The South Boulder Creek situation involves a similar difficulty to maintain flows below the reservoir during those cold months when water generation is diminished and fish mortality occurs. Again, flow control by Denver Water is at the heart of the issue. The water provider currently agrees to maintain flows at seven cubic feet per second — provided this small watershed can produce even that minuscule amount. Help may be on the way in a Denver Water plan to boost West Slope diversion through the Moffat Tunnel, boosting storage in Gross Reservoir. A companion arrangement would allow the water suppliers for the cities of Boulder and Lafayette to utilize storage in the reservoir.

The potential to use this to enhance winter flows has caught the attention of Trout Unlimited, which long has sought a solution to the South Boulder Creek puzzle. “If we can use this increased storage to boost flows in the creek,” this would be something we could support,” said Drew Peternell, director of TU’s Western Water Project. But Peternell’s concern also extends to a larger matter, which is a Denver Water push to acquire more water from the upper Fraser River basin, then deliver it through the Continental Divide via its Moffat Tunnel complex.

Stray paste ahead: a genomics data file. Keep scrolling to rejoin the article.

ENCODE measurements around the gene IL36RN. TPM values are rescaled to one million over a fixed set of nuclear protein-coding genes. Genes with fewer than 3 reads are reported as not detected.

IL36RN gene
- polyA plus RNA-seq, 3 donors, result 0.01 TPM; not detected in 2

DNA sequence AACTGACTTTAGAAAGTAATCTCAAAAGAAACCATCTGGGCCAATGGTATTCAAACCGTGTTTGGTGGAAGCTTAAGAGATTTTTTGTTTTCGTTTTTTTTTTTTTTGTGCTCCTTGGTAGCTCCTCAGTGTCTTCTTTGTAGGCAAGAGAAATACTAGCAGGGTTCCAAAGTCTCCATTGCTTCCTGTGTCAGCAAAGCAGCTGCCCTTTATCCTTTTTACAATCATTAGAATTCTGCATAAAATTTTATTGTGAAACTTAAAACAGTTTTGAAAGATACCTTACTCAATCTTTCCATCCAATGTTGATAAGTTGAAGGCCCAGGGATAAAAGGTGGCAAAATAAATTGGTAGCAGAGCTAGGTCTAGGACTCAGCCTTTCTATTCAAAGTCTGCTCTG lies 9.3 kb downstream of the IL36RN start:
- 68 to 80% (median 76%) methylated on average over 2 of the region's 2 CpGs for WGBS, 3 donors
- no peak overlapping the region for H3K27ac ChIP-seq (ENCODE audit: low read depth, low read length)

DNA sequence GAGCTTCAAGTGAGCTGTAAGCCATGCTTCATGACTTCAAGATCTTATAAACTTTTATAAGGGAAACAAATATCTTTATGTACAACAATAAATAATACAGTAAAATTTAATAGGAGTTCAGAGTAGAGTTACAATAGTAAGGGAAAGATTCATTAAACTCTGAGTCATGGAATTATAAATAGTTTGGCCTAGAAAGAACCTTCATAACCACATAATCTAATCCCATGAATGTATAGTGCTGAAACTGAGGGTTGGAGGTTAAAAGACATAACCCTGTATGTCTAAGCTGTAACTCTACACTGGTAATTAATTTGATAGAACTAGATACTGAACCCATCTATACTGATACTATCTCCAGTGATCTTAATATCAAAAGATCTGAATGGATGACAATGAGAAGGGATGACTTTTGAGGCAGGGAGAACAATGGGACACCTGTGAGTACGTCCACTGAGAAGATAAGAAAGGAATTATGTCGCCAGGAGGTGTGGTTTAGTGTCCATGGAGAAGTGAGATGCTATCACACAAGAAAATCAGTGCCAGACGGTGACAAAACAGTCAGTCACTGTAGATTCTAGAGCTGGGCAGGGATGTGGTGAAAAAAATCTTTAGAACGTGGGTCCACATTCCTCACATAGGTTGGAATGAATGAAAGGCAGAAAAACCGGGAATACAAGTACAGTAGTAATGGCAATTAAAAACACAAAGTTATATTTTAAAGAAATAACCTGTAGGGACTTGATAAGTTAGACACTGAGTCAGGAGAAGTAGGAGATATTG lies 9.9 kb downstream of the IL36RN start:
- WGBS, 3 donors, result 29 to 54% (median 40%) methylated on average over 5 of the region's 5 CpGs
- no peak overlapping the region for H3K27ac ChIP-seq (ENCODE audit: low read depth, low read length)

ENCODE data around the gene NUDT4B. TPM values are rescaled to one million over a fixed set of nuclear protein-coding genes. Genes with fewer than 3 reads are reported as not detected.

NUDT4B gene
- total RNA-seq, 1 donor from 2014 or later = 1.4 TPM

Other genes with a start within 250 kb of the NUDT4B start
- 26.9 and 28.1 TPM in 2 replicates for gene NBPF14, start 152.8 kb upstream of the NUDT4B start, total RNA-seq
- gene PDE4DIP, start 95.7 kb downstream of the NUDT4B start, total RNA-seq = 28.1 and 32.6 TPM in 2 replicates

More Moffat Collection System Project coverage here.

Southern Delivery System: Colorado Springs Utilities requests Reclamation move forward on contract talks

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From The Pueblo Chieftain (Chris Woodka):

“To maintain our current schedule to begin construction on the Pueblo Dam connection in early 2010, we have requested that Reclamation move forward with the contracting process as soon as possible,” said John Fredell, project director…

The contract negotiations will provide an additional opportunity for public comment on SDS, a $1 billion-plus pipeline project on track to be completed by 2016…

Colorado Springs Utilities also is seeking permits in El Paso County, and expects to present its case to the El Paso County Planning Commission in February, Fredell said. The city also has scheduled meetings with the Fountain Creek Watershed Flood Control and Greenway District, its technical advisory committee and its citizens advisory group during December and January.

More Southern Delivery System coverage here and here.